Anonymous
Anonymous asked in Social SciencePsychology · 4 weeks ago

What is the benefit of cognitive distortions exercise during therapy?

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  • 4 weeks ago
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    I think you mean cognitive dissonance. In cognitive-behavioral therapy being in a state of cognitive dissonance, you know that your old way of thinking isn't 100% right, but you are not convinced of the alternative. It can be uncomfortable because things don't feel quite right. This is a good sign that things are changing.  

    CBT therapists call this disconnection the head-to -heart problem. Basically, in your head an argument is true but you don't feel it in your heart.  A good example is when someone spends years believing they are less worthy than others, or that you have a strong need for the approval of others to determine your self-worth.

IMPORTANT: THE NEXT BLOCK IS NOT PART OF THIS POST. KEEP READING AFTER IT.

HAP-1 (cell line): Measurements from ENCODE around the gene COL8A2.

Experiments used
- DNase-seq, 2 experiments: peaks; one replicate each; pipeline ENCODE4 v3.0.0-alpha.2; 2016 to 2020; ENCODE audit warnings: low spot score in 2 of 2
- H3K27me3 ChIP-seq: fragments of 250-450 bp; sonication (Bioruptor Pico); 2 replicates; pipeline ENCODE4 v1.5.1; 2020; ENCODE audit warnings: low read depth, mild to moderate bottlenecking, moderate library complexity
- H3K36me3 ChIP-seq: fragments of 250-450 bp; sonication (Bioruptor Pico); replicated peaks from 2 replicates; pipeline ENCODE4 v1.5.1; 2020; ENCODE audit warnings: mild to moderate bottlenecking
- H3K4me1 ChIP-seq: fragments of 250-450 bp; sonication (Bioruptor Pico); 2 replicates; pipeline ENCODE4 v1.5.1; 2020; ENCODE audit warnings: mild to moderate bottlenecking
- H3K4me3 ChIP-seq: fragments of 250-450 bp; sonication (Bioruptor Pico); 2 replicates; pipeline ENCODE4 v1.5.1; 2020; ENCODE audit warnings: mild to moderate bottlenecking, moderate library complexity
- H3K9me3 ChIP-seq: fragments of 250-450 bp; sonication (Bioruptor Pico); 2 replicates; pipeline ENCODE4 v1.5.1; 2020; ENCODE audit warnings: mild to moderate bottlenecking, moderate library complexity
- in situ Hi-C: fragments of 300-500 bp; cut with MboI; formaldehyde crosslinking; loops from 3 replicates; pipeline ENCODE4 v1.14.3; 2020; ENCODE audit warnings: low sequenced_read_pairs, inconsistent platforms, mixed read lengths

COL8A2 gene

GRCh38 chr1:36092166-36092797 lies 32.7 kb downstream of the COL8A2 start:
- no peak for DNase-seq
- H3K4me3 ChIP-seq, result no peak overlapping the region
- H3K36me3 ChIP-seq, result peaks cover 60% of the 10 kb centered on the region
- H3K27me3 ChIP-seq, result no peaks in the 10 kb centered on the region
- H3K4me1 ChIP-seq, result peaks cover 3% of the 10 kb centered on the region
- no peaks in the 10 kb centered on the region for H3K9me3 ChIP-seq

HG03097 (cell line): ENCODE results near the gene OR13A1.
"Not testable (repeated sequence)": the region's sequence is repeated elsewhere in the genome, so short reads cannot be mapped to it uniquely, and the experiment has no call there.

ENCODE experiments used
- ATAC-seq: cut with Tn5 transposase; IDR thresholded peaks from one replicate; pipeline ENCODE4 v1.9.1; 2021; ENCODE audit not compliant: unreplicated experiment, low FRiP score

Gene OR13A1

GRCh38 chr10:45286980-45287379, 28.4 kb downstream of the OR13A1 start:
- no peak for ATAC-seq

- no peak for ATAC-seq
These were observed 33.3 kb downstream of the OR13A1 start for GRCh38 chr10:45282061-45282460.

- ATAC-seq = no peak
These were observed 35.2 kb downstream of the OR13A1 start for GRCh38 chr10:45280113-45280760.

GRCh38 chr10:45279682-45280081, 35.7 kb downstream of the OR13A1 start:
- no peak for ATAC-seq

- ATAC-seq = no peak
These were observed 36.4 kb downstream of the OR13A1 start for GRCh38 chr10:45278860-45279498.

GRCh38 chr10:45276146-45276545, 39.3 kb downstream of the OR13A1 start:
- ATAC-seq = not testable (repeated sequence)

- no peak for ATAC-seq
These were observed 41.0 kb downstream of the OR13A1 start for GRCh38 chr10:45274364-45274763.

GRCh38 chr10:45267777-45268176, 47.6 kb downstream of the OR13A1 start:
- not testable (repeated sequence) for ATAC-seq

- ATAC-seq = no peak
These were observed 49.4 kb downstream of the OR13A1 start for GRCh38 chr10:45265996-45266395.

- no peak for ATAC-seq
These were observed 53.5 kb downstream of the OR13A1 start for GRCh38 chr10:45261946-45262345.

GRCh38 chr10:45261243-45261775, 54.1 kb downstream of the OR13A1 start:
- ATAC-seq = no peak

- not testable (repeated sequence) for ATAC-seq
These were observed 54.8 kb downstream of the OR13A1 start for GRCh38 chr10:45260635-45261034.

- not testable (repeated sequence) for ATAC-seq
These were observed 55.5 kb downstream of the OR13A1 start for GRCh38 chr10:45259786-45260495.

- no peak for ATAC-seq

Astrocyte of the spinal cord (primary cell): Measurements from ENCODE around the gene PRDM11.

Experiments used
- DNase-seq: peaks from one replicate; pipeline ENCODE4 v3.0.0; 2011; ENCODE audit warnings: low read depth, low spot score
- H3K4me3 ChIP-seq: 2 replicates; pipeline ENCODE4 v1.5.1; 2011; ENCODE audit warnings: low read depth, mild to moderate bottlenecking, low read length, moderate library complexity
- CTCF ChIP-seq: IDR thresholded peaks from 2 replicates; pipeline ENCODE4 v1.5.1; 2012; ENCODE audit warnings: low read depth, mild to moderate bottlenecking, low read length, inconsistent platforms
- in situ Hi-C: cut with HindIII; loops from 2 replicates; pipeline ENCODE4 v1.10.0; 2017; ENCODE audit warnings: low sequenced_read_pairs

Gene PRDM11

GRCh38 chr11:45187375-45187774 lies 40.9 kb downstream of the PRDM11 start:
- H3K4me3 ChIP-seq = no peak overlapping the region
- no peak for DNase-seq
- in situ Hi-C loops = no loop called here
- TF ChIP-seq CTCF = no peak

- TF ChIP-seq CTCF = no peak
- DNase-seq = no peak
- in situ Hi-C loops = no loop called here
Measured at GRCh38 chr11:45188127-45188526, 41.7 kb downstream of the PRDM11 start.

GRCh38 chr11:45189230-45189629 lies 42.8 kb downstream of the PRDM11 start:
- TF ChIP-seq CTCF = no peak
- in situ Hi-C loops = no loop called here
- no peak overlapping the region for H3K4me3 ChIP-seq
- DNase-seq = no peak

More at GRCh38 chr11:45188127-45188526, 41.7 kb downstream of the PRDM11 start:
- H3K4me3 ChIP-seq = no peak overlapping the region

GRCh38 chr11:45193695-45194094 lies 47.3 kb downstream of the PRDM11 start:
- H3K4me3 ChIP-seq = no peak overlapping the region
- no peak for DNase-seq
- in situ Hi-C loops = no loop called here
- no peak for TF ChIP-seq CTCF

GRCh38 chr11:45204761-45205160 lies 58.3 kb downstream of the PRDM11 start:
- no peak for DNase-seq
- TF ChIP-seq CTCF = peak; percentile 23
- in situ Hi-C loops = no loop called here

After years of this negative thinking, you resist an alternative belief that you are just as worthy as everyone else.

    Alternative beliefs are usually about three areas --yourself, other people and the world view. When you experience head to heart problems all you have to do is act as if you believe the new belief is true. The rationale is when you act in accordance with a new way of thinking you reinforce that belief.

     In essence, you are rewiring your brain to think in a more positive and realist way.  Even if it seems silly or you think it is wishfully thinking to give it a try. It really works and you will soon feel more confident and happy. That is the benefit. 

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